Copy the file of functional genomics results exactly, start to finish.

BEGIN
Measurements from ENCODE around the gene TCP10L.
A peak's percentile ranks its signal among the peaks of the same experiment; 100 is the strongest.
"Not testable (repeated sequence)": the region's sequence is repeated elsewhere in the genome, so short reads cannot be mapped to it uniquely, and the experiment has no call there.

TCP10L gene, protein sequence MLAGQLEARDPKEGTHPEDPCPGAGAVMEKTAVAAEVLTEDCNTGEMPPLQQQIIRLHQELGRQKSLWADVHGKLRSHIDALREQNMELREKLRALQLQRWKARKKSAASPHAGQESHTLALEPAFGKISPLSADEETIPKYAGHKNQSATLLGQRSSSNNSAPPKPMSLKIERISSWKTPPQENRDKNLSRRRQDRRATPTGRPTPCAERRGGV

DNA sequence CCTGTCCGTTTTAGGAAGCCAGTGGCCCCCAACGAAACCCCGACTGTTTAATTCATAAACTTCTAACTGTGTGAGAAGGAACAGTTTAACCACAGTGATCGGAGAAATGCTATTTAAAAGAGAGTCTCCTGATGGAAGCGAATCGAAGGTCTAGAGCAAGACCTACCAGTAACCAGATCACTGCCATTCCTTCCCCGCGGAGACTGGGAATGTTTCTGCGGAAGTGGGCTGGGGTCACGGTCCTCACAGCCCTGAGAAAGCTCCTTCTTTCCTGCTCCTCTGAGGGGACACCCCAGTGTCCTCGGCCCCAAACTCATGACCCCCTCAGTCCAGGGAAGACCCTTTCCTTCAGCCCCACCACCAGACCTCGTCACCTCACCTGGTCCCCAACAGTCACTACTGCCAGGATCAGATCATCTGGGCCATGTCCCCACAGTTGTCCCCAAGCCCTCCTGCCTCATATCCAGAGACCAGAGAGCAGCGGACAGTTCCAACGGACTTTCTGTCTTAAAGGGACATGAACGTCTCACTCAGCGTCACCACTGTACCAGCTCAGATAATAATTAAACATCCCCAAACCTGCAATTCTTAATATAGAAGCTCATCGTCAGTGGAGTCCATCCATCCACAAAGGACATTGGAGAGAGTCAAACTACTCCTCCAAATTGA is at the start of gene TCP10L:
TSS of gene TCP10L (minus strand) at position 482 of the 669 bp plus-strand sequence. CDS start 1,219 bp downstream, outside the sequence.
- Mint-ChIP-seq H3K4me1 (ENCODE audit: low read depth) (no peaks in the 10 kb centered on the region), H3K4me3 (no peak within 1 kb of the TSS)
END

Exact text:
Measurements from ENCODE around the gene TCP10L.
A peak's percentile ranks its signal among the peaks of the same experiment; 100 is the strongest.
"Not testable (repeated sequence)": the region's sequence is repeated elsewhere in the genome, so short reads cannot be mapped to it uniquely, and the experiment has no call there.

TCP10L gene, protein sequence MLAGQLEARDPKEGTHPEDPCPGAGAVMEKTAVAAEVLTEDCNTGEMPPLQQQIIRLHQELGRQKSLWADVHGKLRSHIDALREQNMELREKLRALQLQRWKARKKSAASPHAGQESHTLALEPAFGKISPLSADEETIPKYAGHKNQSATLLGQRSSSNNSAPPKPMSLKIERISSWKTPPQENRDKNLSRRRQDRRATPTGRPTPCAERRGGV

DNA sequence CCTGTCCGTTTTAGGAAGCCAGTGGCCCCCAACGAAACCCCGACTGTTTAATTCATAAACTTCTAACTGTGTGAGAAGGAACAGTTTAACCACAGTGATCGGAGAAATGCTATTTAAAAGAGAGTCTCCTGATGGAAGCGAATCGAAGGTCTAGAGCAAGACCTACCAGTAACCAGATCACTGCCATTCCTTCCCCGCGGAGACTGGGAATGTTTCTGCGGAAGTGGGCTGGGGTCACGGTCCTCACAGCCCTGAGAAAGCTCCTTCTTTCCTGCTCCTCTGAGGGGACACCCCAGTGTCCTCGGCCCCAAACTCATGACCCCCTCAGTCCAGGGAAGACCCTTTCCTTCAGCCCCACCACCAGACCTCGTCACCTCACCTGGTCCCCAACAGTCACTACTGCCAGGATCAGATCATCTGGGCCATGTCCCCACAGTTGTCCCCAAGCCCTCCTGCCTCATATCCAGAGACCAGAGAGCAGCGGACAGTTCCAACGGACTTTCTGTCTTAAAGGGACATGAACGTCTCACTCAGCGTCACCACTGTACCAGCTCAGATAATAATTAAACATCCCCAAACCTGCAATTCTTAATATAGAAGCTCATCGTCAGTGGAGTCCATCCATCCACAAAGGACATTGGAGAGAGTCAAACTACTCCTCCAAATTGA is at the start of gene TCP10L:
TSS of gene TCP10L (minus strand) at position 482 of the 669 bp plus-strand sequence. CDS start 1,219 bp downstream, outside the sequence.
- Mint-ChIP-seq H3K4me1 (ENCODE audit: low read depth) (no peaks in the 10 kb centered on the region), H3K4me3 (no peak within 1 kb of the TSS)